Most significantly, we used data from our award-winning BudgetWatchTM software to identify more opportunities to improve efficiency and save money. For example, when our system revealed the OT was traveling back and forth to the same schools multiple times per day, we worked with the buildings to create a streamlined schedule.
Complying with Special Ed Budget Cuts without Cutting Services
The changes we made transformed the relationship between teachers and therapists in the district.
- Creating environments of trust and respect
Because each building now had a dedicated therapy team, teachers knew who to contact when students had issues and no longer had to “fight” to get help in a responsible timeframe.
- Empowering teachers to meet more students’ needs
The training PTS provided enabled teachers to handle many students’ common functional issues, so referrals went down.
- Lowering the number of students with services
When a therapist recommended a student be discharged from services, teachers knew they could still count on therapists if that student needed additional support. As a result, the number of students with services dropped year after year (Fig.1).
You’ll note we didn’t “cut” services. We applied them in a more managed, proactive way.
Our clinical director, Jen Cave, OTR/L, met regularly with therapists and used data from our BudgetWatchTM platform to streamline schedules and support the transition to a small group treatment model when appropriate. With caseloads and referrals under control, costs began to come down, allowing the district to serve its students within its special education funding limits.
In year two, we conducted more training, further revised service levels, and applied a more robust MTSS approach. Students had access to pre-referral interventions, and teachers had access to therapy resources and strategies without needing to have a therapist involved. Costs fell even further (Fig. 2), making teachers, administrators, and families happy.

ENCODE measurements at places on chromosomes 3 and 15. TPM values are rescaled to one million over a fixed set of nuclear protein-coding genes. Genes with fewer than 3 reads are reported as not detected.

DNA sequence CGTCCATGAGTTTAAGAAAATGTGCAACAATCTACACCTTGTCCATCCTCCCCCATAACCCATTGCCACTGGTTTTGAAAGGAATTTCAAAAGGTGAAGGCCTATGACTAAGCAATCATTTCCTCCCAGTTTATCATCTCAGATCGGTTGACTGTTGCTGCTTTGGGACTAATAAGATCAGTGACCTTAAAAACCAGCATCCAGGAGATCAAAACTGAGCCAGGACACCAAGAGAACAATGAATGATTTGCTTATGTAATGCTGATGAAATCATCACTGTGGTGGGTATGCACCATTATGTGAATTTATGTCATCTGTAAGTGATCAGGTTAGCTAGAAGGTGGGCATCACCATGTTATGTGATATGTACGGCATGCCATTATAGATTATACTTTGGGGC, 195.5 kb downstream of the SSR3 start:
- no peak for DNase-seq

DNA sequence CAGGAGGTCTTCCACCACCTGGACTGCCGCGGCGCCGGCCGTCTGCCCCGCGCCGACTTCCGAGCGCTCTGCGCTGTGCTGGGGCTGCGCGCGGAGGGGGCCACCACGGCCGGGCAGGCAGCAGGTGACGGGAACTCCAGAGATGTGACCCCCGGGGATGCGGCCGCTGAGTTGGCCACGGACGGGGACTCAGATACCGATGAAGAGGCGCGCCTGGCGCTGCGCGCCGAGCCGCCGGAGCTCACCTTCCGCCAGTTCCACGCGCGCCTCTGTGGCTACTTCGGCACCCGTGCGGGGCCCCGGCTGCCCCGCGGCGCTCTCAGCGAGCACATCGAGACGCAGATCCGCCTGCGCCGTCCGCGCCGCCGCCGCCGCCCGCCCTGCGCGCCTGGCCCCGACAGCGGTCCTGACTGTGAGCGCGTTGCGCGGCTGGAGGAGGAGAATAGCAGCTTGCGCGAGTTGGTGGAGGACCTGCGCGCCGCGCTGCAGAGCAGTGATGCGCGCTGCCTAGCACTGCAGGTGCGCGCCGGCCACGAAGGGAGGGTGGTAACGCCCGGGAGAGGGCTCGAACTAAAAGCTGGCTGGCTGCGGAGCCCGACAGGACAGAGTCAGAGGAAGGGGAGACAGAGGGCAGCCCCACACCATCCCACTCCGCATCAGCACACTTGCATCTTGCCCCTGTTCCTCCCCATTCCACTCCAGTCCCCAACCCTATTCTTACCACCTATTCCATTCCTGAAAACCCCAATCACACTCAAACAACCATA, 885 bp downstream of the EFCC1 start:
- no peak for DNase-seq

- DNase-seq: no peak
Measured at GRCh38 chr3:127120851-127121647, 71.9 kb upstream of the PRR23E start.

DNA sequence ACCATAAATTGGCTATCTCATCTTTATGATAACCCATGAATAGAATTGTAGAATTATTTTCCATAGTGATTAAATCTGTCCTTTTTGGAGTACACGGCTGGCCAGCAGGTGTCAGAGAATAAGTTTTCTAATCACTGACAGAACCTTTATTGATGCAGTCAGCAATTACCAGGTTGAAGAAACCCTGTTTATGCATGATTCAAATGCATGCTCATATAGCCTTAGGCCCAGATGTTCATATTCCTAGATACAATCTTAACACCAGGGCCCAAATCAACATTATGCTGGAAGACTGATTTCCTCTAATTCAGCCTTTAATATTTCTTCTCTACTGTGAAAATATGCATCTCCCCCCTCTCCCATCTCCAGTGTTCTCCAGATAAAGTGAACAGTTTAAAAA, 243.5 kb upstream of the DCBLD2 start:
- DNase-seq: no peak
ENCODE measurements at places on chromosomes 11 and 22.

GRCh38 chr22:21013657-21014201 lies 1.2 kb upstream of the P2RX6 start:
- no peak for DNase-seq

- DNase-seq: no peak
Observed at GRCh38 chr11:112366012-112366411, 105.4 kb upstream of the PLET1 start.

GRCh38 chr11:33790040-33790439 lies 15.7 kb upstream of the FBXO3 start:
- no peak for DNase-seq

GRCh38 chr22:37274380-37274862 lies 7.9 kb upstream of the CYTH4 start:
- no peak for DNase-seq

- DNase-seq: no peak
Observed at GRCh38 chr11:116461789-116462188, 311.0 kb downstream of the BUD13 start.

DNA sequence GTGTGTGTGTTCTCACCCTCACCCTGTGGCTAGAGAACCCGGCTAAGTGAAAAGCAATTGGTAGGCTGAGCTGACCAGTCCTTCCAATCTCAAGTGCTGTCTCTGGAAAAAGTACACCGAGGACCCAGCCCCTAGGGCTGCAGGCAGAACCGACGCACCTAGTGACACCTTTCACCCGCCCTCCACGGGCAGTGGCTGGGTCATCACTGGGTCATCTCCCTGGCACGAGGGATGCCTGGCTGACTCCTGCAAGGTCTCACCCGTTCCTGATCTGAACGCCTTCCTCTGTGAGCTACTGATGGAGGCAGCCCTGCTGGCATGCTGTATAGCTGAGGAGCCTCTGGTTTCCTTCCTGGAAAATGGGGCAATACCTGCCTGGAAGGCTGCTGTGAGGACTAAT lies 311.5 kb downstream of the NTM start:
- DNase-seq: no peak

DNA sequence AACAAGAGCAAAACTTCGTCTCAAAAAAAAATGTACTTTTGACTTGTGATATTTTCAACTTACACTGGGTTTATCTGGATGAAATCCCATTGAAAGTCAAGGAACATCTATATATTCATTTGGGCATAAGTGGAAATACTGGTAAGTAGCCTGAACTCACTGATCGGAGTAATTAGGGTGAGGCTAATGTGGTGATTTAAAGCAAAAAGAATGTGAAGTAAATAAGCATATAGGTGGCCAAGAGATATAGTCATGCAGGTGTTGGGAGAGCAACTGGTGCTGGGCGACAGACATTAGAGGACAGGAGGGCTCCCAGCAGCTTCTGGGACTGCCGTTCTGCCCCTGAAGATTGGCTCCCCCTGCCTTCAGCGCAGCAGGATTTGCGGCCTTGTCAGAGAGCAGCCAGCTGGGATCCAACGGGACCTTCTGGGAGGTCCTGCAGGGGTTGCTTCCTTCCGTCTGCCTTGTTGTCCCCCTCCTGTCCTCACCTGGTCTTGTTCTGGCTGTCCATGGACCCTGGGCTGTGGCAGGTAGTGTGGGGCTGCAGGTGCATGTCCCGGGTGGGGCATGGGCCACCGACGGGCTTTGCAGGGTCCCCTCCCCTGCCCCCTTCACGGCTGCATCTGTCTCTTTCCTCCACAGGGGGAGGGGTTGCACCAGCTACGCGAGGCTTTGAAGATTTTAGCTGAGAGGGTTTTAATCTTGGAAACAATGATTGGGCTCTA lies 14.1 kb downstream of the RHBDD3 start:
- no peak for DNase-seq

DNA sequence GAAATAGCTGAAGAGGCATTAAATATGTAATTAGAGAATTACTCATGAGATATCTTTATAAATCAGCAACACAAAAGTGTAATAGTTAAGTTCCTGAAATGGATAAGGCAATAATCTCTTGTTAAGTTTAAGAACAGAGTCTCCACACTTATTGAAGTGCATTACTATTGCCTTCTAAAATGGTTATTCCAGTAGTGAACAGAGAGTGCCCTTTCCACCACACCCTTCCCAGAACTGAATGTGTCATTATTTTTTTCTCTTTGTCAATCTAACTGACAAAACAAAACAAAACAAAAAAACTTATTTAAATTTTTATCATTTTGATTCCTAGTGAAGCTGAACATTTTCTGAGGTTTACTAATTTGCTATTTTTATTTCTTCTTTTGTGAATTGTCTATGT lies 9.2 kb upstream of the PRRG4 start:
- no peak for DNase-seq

Start Transforming Your Related Services Program with PTS
As our work with this school district shows, PTS’ service delivery model enables all students who need support to get what they need, but not necessarily through direct access to related services.
Empowering teachers and other building staff with many tools therapists use encourages them to draw on therapists as a resource for the whole building, not just for students with disabilities getting 30 minutes of therapy per week. This approach transforms related services programs into a therapeutic environment—what we call the Therapeutic EcosystemTM.
Using the right team, tools, and technology, we at PTS not only help school districts bring their special education budgets under control but also help make a powerful, positive difference in kids’ lives. Seeing that difference is what we find most satisfying.
Discover how we can help your district decrease your program’s costs while amplifying its impact, just as we helped that district in Berks County. Click here to claim a FREE Related Services Audit. We’ll help you spot immediate ways to control the cost of special education in your district while increasing its quality.